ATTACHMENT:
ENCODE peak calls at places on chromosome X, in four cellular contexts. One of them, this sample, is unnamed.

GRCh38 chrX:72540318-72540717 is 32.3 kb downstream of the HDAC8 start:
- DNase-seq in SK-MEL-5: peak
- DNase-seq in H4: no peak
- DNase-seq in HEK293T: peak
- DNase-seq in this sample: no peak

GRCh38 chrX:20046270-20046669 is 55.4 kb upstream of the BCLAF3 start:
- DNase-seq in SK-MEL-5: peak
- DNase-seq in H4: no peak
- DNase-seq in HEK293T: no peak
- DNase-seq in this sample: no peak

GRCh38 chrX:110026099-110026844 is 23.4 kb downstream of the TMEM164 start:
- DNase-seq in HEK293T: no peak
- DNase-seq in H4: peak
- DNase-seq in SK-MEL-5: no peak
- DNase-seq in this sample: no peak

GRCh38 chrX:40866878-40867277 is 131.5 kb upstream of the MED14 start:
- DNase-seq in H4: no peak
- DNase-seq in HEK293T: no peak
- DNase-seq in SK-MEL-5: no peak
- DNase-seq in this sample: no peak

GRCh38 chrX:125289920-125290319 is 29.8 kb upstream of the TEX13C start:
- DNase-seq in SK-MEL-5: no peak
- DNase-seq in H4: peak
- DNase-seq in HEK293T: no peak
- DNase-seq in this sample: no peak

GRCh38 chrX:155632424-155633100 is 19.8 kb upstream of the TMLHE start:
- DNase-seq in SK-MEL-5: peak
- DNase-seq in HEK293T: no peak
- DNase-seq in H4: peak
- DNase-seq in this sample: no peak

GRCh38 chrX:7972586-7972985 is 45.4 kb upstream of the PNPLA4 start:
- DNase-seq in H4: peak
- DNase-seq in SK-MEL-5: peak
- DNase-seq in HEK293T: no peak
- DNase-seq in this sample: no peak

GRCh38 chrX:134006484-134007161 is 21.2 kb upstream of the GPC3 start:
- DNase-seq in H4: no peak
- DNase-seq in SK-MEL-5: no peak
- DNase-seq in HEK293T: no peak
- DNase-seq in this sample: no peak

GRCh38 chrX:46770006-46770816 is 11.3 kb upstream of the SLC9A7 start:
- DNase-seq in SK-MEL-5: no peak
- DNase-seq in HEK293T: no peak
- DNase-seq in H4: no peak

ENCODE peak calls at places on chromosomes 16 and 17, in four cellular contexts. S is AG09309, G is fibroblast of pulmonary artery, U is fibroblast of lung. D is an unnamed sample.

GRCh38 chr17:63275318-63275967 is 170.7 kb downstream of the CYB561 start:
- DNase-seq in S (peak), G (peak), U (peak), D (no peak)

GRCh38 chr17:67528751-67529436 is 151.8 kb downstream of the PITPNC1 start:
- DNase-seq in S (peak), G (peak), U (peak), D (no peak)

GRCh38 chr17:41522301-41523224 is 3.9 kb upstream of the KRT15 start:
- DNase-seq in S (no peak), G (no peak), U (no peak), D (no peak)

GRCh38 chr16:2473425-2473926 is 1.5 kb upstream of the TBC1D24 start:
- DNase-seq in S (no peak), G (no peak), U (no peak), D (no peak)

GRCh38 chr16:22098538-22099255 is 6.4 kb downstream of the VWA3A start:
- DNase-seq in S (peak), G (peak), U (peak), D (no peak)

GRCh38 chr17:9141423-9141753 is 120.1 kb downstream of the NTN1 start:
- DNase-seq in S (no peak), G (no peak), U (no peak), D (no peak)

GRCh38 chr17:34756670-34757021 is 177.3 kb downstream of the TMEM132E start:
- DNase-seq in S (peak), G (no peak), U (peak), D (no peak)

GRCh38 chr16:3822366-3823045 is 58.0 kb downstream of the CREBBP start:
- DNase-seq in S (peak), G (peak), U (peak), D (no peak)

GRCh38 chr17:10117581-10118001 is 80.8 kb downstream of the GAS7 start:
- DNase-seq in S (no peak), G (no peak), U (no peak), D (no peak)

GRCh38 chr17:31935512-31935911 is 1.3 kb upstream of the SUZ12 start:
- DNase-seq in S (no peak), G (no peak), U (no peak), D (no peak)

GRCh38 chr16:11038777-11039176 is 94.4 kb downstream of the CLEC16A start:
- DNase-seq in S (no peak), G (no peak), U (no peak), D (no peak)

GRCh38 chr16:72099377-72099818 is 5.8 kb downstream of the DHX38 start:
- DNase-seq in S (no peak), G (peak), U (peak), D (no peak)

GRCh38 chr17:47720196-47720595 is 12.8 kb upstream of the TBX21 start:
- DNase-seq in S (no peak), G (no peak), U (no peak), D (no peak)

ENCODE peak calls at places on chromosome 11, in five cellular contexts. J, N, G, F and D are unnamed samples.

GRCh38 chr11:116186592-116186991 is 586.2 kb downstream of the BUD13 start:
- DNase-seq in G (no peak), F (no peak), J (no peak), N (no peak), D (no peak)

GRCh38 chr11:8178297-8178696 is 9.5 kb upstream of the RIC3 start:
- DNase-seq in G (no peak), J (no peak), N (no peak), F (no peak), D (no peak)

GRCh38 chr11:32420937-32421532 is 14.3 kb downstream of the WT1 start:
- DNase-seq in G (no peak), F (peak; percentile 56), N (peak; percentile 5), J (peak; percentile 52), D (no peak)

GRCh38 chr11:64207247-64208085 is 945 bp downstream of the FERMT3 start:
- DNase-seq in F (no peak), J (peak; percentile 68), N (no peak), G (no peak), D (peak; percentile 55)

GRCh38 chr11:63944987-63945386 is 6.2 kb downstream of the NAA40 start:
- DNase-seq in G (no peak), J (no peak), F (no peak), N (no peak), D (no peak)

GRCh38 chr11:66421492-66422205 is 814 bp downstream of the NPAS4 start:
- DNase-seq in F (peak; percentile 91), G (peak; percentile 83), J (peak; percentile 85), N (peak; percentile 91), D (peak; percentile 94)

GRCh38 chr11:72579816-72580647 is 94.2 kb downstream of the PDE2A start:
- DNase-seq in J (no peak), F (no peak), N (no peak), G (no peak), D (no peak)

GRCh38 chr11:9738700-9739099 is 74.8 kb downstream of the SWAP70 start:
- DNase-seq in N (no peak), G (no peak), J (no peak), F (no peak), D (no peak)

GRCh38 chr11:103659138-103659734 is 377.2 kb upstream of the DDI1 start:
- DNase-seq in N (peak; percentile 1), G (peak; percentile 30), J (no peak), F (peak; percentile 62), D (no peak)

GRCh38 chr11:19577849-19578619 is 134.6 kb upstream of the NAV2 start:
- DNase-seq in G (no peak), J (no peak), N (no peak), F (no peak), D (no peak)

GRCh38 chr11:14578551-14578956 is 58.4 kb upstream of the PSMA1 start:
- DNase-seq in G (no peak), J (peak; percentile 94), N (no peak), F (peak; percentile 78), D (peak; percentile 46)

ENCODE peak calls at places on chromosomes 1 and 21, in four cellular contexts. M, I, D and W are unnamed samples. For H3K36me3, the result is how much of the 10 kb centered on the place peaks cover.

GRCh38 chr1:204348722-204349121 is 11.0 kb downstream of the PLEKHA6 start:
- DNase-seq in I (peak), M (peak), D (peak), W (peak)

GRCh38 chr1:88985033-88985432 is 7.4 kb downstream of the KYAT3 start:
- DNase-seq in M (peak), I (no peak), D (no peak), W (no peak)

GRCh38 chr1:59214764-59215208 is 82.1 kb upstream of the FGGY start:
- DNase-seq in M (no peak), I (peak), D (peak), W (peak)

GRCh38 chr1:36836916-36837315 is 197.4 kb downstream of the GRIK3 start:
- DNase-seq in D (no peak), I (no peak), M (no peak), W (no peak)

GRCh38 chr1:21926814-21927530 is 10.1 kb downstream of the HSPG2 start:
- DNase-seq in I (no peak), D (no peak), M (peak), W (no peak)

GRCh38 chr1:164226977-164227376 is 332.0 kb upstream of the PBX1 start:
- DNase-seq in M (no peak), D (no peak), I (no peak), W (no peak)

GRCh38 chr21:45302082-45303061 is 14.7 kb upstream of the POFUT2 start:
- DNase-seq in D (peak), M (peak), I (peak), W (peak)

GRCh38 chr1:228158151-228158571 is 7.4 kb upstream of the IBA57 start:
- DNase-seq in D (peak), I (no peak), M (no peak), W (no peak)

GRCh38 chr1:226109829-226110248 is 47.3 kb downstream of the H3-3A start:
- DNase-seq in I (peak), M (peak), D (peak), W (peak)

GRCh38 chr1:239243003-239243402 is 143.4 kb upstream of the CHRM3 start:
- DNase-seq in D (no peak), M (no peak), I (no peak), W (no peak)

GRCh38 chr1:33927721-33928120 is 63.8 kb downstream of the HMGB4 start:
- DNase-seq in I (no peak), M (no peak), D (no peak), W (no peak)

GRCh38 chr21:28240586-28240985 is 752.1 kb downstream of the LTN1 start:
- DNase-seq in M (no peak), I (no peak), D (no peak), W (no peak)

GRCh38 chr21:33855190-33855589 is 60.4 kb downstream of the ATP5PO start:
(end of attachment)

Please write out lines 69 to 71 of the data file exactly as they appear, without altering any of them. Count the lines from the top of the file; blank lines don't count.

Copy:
GRCh38 chr16:72099377-72099818 is 5.8 kb downstream of the DHX38 start:
- DNase-seq in S (no peak), G (peak), U (peak), D (no peak)

GRCh38 chr17:47720196-47720595 is 12.8 kb upstream of the TBX21 start: